LADS ON TOUR

no that's definitely true
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dion-thesocialist:

All it takes is one event to set a precedent. If Darren Wilson is arrested for, charged with, and convicted of the murder of Michael Brown, then that means ALL cops can be held accountable for their actions. It means the people can ALWAYS rise up and fight back against police brutality. 

That’s what the cops and National Guard in Ferguson is fighting against. They don’t want this standard to be set.

(via sirpastydick)

deux-zero-deux:

it actually is illegal. officers are required to wear their name tags for accountability purposes.
if a cashier can be penalized for being on the clock without a name tag, so can an officer. the biggest fucked up part about it is that you can’t even report it to their superiors because their superiors probably told them to remove their tags.

fakespacegirl:

Hate doesn’t breed hate. Hate inspires anger in victims of hatred and that anger is called hatred to delegitimize it and villainize people. If you wanna help people who are victims then first you gotta stop acting like they’re just as bad their oppressors and abusers.

(via sirpastydick)

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gorlt:

caramelblackness:

cofierce:

Protester in ATL for #MikeBrown #Ferguson

Wow.

this hits home so hard

blastortoise:

okay but when you have holocaust survivors and people who were activists during the civil rights movement supporting mike brown and then KKK members and neo nazi’s supporting the officer you should be able to figure out which side is the right one.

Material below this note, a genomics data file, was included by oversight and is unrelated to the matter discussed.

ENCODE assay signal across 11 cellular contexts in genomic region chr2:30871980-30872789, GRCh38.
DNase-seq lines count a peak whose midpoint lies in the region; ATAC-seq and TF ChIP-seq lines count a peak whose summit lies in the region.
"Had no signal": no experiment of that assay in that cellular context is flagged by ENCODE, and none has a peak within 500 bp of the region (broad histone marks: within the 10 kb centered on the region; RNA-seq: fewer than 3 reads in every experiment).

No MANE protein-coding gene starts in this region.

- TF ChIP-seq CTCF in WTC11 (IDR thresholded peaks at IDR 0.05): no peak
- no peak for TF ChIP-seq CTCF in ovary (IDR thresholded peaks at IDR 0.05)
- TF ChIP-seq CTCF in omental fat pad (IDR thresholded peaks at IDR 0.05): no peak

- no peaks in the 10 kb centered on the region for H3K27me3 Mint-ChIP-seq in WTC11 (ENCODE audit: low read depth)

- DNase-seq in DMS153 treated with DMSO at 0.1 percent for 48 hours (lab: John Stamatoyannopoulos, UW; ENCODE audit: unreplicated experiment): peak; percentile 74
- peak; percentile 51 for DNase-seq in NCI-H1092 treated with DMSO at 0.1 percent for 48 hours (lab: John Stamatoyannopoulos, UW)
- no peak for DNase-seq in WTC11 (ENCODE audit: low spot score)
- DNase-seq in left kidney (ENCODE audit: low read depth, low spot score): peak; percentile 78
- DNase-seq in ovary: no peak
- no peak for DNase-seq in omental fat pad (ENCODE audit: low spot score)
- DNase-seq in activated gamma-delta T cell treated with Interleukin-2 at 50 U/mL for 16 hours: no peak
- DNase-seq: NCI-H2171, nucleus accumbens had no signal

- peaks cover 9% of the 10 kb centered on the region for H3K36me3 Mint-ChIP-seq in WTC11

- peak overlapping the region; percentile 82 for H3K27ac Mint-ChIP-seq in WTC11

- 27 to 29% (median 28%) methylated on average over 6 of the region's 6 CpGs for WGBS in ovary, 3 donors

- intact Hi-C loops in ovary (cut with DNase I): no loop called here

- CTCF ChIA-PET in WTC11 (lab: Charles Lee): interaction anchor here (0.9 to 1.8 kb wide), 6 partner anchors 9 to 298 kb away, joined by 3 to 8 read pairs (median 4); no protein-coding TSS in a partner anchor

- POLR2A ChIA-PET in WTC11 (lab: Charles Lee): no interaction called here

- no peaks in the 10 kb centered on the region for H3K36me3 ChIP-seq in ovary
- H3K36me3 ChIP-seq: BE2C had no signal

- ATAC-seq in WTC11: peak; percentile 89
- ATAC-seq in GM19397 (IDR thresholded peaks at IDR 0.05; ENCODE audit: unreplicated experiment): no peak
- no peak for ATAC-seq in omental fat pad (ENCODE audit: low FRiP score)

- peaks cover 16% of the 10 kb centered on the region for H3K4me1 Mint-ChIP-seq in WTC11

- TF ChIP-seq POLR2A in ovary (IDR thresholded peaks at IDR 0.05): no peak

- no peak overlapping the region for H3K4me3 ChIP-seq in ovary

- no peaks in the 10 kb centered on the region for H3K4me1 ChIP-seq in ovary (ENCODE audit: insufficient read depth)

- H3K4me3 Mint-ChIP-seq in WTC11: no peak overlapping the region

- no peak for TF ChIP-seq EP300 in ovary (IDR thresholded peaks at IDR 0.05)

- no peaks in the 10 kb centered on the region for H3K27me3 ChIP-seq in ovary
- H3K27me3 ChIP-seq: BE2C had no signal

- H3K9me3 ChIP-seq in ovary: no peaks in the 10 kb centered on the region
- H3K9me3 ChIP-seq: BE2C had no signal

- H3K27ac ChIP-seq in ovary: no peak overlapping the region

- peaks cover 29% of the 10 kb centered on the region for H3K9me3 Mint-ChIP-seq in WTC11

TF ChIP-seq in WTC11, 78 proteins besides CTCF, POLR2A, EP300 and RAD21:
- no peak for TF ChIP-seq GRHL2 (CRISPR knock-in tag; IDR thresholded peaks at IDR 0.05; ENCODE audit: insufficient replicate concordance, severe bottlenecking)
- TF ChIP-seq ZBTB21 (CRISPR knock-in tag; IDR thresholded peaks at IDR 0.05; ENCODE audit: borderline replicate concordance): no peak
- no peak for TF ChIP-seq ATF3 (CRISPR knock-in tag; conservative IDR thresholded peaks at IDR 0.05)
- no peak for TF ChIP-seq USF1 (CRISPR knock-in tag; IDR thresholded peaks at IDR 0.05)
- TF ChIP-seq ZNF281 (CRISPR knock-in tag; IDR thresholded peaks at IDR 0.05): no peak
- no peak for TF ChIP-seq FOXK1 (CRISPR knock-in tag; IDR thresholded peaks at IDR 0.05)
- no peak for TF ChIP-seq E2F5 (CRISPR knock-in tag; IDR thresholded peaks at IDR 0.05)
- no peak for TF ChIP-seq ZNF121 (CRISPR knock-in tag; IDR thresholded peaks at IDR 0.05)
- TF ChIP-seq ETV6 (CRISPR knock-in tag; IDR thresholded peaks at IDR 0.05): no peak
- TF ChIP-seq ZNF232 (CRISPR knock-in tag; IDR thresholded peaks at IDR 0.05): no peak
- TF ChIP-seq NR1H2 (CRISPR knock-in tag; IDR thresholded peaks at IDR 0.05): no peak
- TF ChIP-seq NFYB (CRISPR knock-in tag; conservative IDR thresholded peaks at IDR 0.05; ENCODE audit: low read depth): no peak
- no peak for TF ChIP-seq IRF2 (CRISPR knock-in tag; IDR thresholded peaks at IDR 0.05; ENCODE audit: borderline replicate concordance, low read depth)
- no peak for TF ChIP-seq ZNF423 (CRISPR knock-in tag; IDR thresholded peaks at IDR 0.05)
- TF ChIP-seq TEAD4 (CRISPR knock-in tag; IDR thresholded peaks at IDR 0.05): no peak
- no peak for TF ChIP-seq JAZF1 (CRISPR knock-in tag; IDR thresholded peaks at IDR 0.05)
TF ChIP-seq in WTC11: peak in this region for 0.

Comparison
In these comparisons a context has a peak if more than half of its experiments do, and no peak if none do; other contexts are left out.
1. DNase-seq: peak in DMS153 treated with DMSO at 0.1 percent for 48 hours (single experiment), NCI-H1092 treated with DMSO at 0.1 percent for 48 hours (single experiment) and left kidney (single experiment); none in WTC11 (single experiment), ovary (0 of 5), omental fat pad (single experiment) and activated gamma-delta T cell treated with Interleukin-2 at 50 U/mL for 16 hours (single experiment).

(via peachofcake)

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Last year, in total, British police officers actually fired their weapons three times. The number of people fatally shot was zero. In 2012 the figure was just one. Even after adjusting for the smaller size of Britain’s population, British citizens are around 100 times less likely to be shot by a police officer than Americans. Between 2010 and 2014 the police force of one small American city, Albuquerque in New Mexico, shot and killed 23 civilians; seven times more than the number of Brits killed by all of England and Wales’s 43 forces during the same period.

The explanation for this gap is simple. In Britain, guns are rare. Only specialist firearms officers carry them; and criminals rarely have access to them. The last time a British police officer was killed by a firearm on duty was in 2012, in a brutal case in Manchester. The annual number of murders by shooting is typically less than 50. Police shootings are enormously controversial. The shooting of Mark Duggan, a known gangster, which in 2011 started riots across London, led to a fiercely debated inquest. Last month, a police officer was charged with murder over a shooting in 2005. The reputation of the Metropolitan Police’s armed officers is still barely recovering from the fatal shooting of Jean Charles de Menezes, an innocent Brazilian, in the wake of the 7/7 terrorist bombings in London.

In America, by contrast, it is hardly surprising that cops resort to their weapons more frequently. In 2013, 30 cops were shot and killed—just a fraction of the 9,000 or so murders using guns that happen each year. Add to that a hyper-militarised police culture and a deep history of racial strife and you have the reason why so many civilians are shot by police officers. Unless America can either reduce its colossal gun ownership rates or fix its deep social problems, shootings of civilians by police—justified or not—seem sure to continue.
Armed police: Trigger happy | The Economist (via kenyatta)

(via liamdryden)